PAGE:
Zigbee is a low-cost, low-power, wireless mesh network standard targeted at battery-powered devices in wireless control and monitoring applications1. At Local Bytes, we stock a range of ZigBee devices, that can be used to kick-start your home automation setup.
Zigbee Devices typically fall into 3 categories:
- Effectors (E.g. Smart Relays, Light Bulbs)
- Sensors (E.g. Contact Sensors, Motion Detectors, & Buttons)
Coincidently, the Zigbee Standard has important classes of devices:
- Zigbee Coordinators - To manage a ZigBee network
- Zigbee Routers (ZRs) - To relay messages from coordinators & end devices
- End Devices (ZEDs) - To send messages & act on received messages
Note: Devices that battery powered will often be end-devices, mains powered devices will often be routers (but not always)! Routers send/receive like end devices
In this example:
- Only Lightbulb #2 has a strong connection to the Coordinator
- Lightbulb #1 uses Lightbulb #2 as it's parent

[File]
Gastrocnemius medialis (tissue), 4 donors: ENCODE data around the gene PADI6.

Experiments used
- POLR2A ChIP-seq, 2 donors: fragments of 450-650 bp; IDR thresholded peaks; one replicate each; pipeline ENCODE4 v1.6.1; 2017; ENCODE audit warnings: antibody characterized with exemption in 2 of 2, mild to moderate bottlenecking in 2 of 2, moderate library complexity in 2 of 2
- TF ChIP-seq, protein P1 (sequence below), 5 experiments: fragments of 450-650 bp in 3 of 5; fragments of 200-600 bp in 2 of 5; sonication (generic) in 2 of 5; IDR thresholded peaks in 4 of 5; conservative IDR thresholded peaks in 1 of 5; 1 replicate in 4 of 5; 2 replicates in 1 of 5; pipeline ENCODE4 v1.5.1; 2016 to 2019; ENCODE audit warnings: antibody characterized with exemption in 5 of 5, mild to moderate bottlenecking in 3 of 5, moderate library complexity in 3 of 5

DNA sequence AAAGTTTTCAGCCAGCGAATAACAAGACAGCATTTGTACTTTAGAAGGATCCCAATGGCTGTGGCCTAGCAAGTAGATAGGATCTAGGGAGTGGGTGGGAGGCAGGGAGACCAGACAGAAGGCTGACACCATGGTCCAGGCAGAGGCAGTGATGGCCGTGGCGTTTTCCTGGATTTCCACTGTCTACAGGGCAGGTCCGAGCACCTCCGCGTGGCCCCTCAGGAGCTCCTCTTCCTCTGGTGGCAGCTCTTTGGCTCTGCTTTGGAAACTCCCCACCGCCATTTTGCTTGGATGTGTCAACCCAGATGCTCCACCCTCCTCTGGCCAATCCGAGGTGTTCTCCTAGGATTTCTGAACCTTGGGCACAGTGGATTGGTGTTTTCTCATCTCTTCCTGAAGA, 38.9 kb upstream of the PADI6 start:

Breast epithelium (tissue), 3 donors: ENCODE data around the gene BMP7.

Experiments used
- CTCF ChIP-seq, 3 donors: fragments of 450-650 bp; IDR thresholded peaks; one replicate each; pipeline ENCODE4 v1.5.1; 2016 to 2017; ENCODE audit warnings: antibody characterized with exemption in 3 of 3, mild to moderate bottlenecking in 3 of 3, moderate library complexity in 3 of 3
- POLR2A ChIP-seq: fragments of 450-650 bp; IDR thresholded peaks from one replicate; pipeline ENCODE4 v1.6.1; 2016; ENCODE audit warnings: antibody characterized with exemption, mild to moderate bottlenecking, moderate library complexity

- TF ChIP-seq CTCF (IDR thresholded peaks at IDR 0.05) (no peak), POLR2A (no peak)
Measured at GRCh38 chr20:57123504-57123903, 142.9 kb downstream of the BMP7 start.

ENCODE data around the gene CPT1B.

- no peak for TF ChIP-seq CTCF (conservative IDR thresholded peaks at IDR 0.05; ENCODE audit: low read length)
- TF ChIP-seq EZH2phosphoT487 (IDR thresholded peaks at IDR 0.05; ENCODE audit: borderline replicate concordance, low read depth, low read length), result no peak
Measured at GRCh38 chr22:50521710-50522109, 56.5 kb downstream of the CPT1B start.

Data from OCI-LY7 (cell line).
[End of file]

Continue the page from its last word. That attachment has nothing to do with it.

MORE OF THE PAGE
- The button also uses Lightbulb #2 as it's parent
- The Contact Sensor can neither connect to the Coordinator, or Lightbulb #2, and therefore connects to Lightbulb #1 as it's parent
- To get started, you'll want to head over the Integrations dashboard (Configuration → Devices & Services)
- Plug your coordinator into your automation hub
- Home Assistant should detect the coordinator and guide you through the setup process
- If not, click the plus button, and type "ZHA" to find the Zigbee Home Automation integration!
- Put ZHA into pairing mode. You can do this by clicking: Configuration → Devices & Services → Zigbee Home Automation (Configure) → Add Device
- Remove the battery protector from the device
- You may need to find the pairing button (often a pinhole button), and press it until the status LED starts flashing
- After a few seconds, you should see the device appear in Home Assistant!
That's all. You should now have a functioning ZigBee network.
Time to get automating!